The protein Hev b II was recovered in a different fraction and because the molecular weight is much smaller ( 34/35 and 36/37 kDa) than Hev b IV, both polypeptide chains were recovered in the same fraction with the Coomasie Blue stained SDS PAGE gel showing no other visible bands. When this fraction was subjected to Western blot analysis after electrotransfer from an SDS-PAGE gel run under non-reducing conditions, it was clearly shown that the protein recognised by the monoclonal antibody USM/RB4 is also recognised by IgE from latex allergic patients. An example of such a reaction is shown in FIG. 10c where the top panel represents IgE binding to at least 4 bands in fraction 15 (middle track) and 2 bands in the B-serum control (left track).
Isoelectric focusing of Hev b II revealed a single band at pI approximately 9.6.Hev b II could be electrophoresed on a cathodic native PAGE system. The protein appeared as a single band by Coomassie Blue staining after the electrophoresis at acidic pH according to the method of Reisfeld et al. (1962). A similar gel was incubated with laminarin (1.5 mg ml-1) in 50 mM sodium acetate buffer, pH 5.2, for 3 h at 37° C. The gel was then placed in a solution of 150 mM K2HPO4, pH 8.6, containing 0.05 k aniline blue for 1 h (Cote et al., 1989). A stained band was observed corresponding to that seen after Coomassie Blue staining, indicating β1,3 glucanase activity. An internal peptide fragment of Hev b II showed an amino acid sequence: FDENNXQPEVE and another peptide fragment showed the sequence: RNIHDAIRSAGLQ where the single letter symbols for the amino acids are according to Cohn (1984). The former sequence showed 85.2% homology with the amino acid sequence for endo-1,3 β-glucanase present in the tobacco plant and the tomato plant.
A large amount of Hev b II in both molecular sizes can be obtained by detergent extraction of lutoid membranes. This suggests that Hev b II is associated with the lutoid membrane.
To further determine the importance of the proteins recognised by USM/RB4 as human allergens, Western blotting using nitrocellulose strips containing Hev b II protein in a reaction with IgE from latex allergic patients shows that 8 of 13 (61.5%) human blood plasma samples recognise Hev b II (FIG. 16). Purified Hev b II was used in this experiment and hence sensitivity of patients' IgE to it was greater in this instance than in the experiment depicted in Table I.
Should large amounts of Hev b IV, Hev b II or Hev b III be required (e.g. for the commercial preparation of immunoassays, they can be prepared by the methods described above. Alternatively, the monoclonal antibodies USM/RC2, USM/RB3 and USM/RB4 or their equivalent antibodies can be incorporated into "affinity chromatography" columns or other solid phase matrices. By reacting latex C-serum, B-serum or other latex derived preparations with such solid phase matrices and eluting with appropriate buffers, the respective allergens can be recovered in highly purified form.
The fact that Hev b IV and Hev b II are soluble in sodium chloride may be exploited in procedures to leach or wash latex products to remove allergenic proteins. Hev b IV and Hev b II (and their subunits and degradation products) are more effectively removed if a solution of salt (e.g. sodium chloride) or other solution with ionic strength greater than that of water is used in leaching or washing. An example of this effect is demonstrated in Table II which shows the extraction of total proteins, total antigens (i.e. allergens and non-allergens) and allergenic proteins binding to USM/RB4 by water and by 0.35M sodium chloride solution from a film of natural rubber latex. It is clear that while sodium chloride solution removes total protein and total antigens more effectively than water, the greater efficiency of sodium chloride is very much more marked in the case of latex allergens binding to USM/RB4 where only 4.5% of the extractable allergen is eluted in water as compared to 59.5 k of total protein and 77.7 k of total antigen extractable in water as compared to 0.35M sodium chloride. Hence, the use of 0.35M sodium chloride solution selectively increases the efficiency by which this particular latex allergen is extracted.
TABLE-US-00004 TABLE II EXTRACTION OF TOTAL PROTEINS, TOTAL ANTIGENS AND ALLERGENS BINDING TO USM/RB4 BY WATER AND 0.35M SODIUM CHLORIDE SOLUTION. ALLERGENS TOTAL TOTAL BINDING TO PROTEINS ANTIGENS RB4 (Arbitrary (ug/ml) (Arbitrary units) units) Eluted in water 113.8 (59.5%) 47.3 (77.7%) 0.6 (4.5%) Eluted in 0.35M 191.3 60.9 13.4 sodium chloride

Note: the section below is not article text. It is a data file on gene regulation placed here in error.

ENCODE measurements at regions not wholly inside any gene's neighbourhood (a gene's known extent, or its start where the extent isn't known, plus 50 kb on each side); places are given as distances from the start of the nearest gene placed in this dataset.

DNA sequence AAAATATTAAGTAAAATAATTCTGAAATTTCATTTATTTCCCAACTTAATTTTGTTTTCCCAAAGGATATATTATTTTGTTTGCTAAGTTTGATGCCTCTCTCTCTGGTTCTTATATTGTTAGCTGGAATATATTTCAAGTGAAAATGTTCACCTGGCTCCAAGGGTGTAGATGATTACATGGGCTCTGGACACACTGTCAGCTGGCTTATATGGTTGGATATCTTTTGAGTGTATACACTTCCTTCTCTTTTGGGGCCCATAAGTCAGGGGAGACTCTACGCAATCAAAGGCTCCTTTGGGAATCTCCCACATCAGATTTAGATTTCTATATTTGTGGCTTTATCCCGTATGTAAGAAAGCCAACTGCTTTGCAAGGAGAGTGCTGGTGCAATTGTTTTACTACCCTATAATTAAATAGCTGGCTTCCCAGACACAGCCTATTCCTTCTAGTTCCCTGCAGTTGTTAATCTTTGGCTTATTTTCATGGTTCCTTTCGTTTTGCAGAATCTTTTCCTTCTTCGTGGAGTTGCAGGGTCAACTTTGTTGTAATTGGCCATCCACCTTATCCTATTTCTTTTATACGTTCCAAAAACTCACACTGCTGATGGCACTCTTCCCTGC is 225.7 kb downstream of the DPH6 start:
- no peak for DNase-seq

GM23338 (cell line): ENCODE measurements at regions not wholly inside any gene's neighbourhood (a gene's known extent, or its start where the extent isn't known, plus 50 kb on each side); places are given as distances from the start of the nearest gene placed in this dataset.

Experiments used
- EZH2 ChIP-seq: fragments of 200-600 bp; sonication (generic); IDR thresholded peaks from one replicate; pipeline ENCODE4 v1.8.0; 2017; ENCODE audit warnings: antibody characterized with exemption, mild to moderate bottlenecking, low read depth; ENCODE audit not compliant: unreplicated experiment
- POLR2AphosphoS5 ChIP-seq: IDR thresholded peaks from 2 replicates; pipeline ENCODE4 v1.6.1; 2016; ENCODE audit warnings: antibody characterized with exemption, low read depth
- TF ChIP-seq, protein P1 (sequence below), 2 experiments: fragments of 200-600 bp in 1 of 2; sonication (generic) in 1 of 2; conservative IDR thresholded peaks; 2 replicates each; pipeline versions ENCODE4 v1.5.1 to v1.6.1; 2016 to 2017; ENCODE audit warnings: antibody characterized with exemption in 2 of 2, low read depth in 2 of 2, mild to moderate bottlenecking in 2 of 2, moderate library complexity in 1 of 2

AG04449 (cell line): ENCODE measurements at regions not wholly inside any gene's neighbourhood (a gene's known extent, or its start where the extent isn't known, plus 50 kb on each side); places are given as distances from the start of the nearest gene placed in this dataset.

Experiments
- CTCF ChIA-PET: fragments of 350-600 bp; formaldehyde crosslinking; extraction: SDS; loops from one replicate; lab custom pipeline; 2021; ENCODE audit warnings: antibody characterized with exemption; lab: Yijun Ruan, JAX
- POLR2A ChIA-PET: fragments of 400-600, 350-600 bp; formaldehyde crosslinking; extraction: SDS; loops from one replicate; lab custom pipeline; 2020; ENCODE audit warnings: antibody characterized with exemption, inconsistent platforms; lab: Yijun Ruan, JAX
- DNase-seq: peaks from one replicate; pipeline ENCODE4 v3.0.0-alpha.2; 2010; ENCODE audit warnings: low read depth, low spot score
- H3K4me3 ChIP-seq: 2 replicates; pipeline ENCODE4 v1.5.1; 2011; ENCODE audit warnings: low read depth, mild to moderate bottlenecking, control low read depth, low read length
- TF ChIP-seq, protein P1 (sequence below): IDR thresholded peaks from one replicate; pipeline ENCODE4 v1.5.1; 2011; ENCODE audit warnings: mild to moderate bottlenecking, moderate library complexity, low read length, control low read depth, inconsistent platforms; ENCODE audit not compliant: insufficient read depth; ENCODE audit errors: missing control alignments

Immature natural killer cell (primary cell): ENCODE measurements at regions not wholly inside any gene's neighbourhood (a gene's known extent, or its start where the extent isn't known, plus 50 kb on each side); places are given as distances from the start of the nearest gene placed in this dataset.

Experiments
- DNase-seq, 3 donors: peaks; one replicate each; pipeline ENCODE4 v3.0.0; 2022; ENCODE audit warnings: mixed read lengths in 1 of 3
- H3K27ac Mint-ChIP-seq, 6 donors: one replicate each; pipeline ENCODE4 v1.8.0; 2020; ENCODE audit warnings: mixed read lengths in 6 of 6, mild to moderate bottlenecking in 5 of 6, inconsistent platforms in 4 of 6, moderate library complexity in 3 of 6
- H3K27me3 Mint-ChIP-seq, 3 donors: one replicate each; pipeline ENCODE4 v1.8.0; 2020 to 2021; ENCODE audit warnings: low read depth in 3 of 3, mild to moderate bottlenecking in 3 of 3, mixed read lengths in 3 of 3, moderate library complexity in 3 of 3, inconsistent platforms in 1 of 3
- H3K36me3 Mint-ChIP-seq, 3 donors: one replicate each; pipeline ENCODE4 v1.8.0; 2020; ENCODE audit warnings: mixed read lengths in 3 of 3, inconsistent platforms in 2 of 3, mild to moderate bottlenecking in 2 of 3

Antigens and allergens were assayed by a competitive enzyme-linked immunosorbant assay (ELISA). Polyclonal antibodies raised in rabbits against latex gloves were used in the total antigen assay. Percentages are calculated taking the values obtained by sodium chloride elution as 100%.
This is an example of an assay according to the present invention in which monoclonal antibodies developed against specific allergenic proteins are employed to determine the level of those allergens in products (gloves) manufactured from latex.
As already mentioned, proteins eluted from commercial latex gloves have previously been used as the protein antigen component of immunoassays for the diagnosis of latex allergy or for the quantitation of latex allergens. A serious drawback of this approach is that different brands of gloves show qualitative and quantitative differences in their allergen composition, as can be seen from the findings presented in FIG. 17 and Table III below. USM/RB3 and USM/RB4 are monoclonal antibodies according to the present invention.
TABLE-US-00005 TABLE III ALLERGENS FOUND IN GLOVE SAMPLES DO NOT CORRELATE WITH TOTAL PROTEIN CONCENTRATION. TOTAL HOMO- ANTIBODY/ PROTEIN USM/ NEG TYPIC SAMPLE (mg/ml) USM/RB3 RB4 CONT ANTISERA GLOVE 1 0.325 0.00 0.15 0.00 0.00 GLOVE 2 0.324 0.30 0.51 0.02 1.8 GLOVE 3 0.349 0.21 0.68 0.02 1.5 GLOVE 4 0.143 0.20 0.08 0.02 1.00 GLOVE 5 0.284 0.15 0.80 0.05 1.26 GLOVE 6 0.261 0.12 0.18 0.02 1.83 GLOVE 7 0.212 0.07 0.07 0.02 0.62 GLOVE 8 0.177 0.19 0.06 0.02 0.77 GLOVE 9 0.244 0.13 0.23 0.02 0.72 B-SERUM 0.024 6.39 >9 0.04 >9
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7112PRTARTIFICIAL SEQUENCESYNTHETIC CONSTRUCT 1Val Ser Ser Tyr Leu Pro Leu Leu Pro Thr Glu Lys1 5 10210PRTARTIFICIAL SEQUENCESYNTHETIC CONSTRUCT 2Gly Asp Leu Ser Thr Val Ser Arg Leu Lys1 5 10319PRTARTIFICIAL SEQUENCESYNTHETIC CONSTRUCT 3Ile Val Leu Asp Val Ala Ser Ser Val Phe Asn Thr Arg Lys Gln Glu1 5 10 15Lys Gln Lys412PRTARTIFICIAL SEQUENCESYNTHETIC CONSTRUCT 4Val Thr Pro Val Tyr Tyr Leu Gly Thr Pro Thr Val1 5 10519PRTARTIFICIAL SEQUENCESYNTHETIC CONSTRUCT 5Glu Leu Asp Glu Tyr Leu Phe Ser Phe Gly Asp Gly Leu Tyr Asp Ala1 5 10 15Gly Asn Ala611PRTARTIFICIAL SEQUENCESYNTHETIC CONSTRUCT 6Phe Asp Glu Asn Asn Xaa Gln Pro Glu Val Glu1 5 10713PRTARTIFICIAL SEQUENCESYNTHETIC CONSTRUCT 7Arg Asn Ile His Asp Ala Ile Arg Ser Ala Gly Leu Gln1 5 10
Patent applications by Elumalai Sunderasan, Kuala Lumpur MY
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Patent applications in class Allergen or component thereof (e.g., ragweed pollen, etc.)